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You've read them everywhere by now. It's even trickled down to your free on the street weekly newspapers. Google has released a new browser called Chrome, and that new browser is a direct shot at long time rival Microsoft. True, and true again. But missing the point entirely. While the newspapers slug it out with blogger comments and re-hashed press releases, let's get to the real deal.
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Google's Chrome browser is fast. How fast? I run Firefox all day long. Between research, email, publishing, web design, updating my blogs, reading the news, doing fun stuff, and just plain getting the information I need to run my day, I pretty much keep Firefox open 24/7. And not just open, LOADED. Tabs that fill all three rows (some tab extension gives me that) and then run off into the cosmos until I can close some. That's just in one window. I usually run three or four. Needless to say, I hit a ton of web sites, some repeatedly, so I have a pretty good feel for what is going on for many of them.
Chrome is so fast that I sometimes find myself moving the mouse to re-click because I wonder why it hasn't loaded the next page yet only to realize that the page already loaded. In fact, it loaded so fast I didn't notice it reload.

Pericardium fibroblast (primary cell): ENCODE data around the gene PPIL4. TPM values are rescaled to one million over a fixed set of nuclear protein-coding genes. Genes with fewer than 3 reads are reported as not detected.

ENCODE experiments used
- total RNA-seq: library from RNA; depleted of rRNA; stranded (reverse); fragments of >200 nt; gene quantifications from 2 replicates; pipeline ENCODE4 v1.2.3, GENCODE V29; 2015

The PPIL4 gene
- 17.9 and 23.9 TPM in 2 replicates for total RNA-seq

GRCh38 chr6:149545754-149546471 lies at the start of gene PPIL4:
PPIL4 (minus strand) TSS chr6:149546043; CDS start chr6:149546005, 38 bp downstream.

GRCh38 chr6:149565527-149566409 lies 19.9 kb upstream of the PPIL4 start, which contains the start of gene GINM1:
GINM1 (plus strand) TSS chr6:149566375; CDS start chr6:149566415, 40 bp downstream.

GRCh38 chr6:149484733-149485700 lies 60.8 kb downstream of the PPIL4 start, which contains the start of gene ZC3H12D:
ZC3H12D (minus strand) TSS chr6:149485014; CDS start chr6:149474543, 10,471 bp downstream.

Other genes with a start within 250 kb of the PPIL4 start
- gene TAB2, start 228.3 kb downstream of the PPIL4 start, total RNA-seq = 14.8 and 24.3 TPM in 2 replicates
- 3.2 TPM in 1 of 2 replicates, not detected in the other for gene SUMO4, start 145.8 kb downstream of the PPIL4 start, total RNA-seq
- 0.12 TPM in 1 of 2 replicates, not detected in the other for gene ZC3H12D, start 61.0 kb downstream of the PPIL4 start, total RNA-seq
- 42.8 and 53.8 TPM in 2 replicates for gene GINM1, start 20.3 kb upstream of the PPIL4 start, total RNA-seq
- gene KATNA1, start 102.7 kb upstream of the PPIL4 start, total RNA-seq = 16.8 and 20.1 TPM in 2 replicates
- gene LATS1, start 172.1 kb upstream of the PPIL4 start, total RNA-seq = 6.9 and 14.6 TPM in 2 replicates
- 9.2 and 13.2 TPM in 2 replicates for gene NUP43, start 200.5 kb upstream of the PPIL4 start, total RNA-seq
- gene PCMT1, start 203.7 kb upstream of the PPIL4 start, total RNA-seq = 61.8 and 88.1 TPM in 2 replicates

Pages that normally I have to delay hitting the Page Down button on my mouse in order to let all the graphics and junk load first in order to get to the link I need near the bottom of the page, load so fast, that I don't have to hesitate. I can't click fast enough.
The one exception so far? Rapidshare. Terrible. Is it being blocked by Rapidshare? I mean, abysmal, I don't get it.
Anyway, while everyone is touting the new speed and cool tab features, here's what you should be noticing if you care about the Microsoft v. Google battle.
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For those of you who have been around computers at a high enough level for a while, you remember the original Java concept. For those of you who don't, let me re-cap. Java was developed and released by Sun Microsystems as a way, ironically, to loosen the grip of Microsoft on the computing world. The theory was that by using a virtual machine installed on any system, anywhere, running any OS, you could run Java applications on any computer whether Mac, PC, Unix, whatever. The catch was that in order to run Java, you needed to have a Java Virtual Machine, or VM. Well, Sun wrote them. But, Microsoft didn't use Sun's. They wrote their own. It was lousy. It was worse than lousy. It was slow, buggy, incompatible, and had new Windows only features in it. And, that killed Java. Because 99% of computer users that used Windows did so with only what Microsoft put on there by default, and the Java engine that Microsoft put on there was unusable, so the promise of being able to write your program only once and then run it everywhere died because you couldn't run it on Windows.
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Tab to Shortcut Feature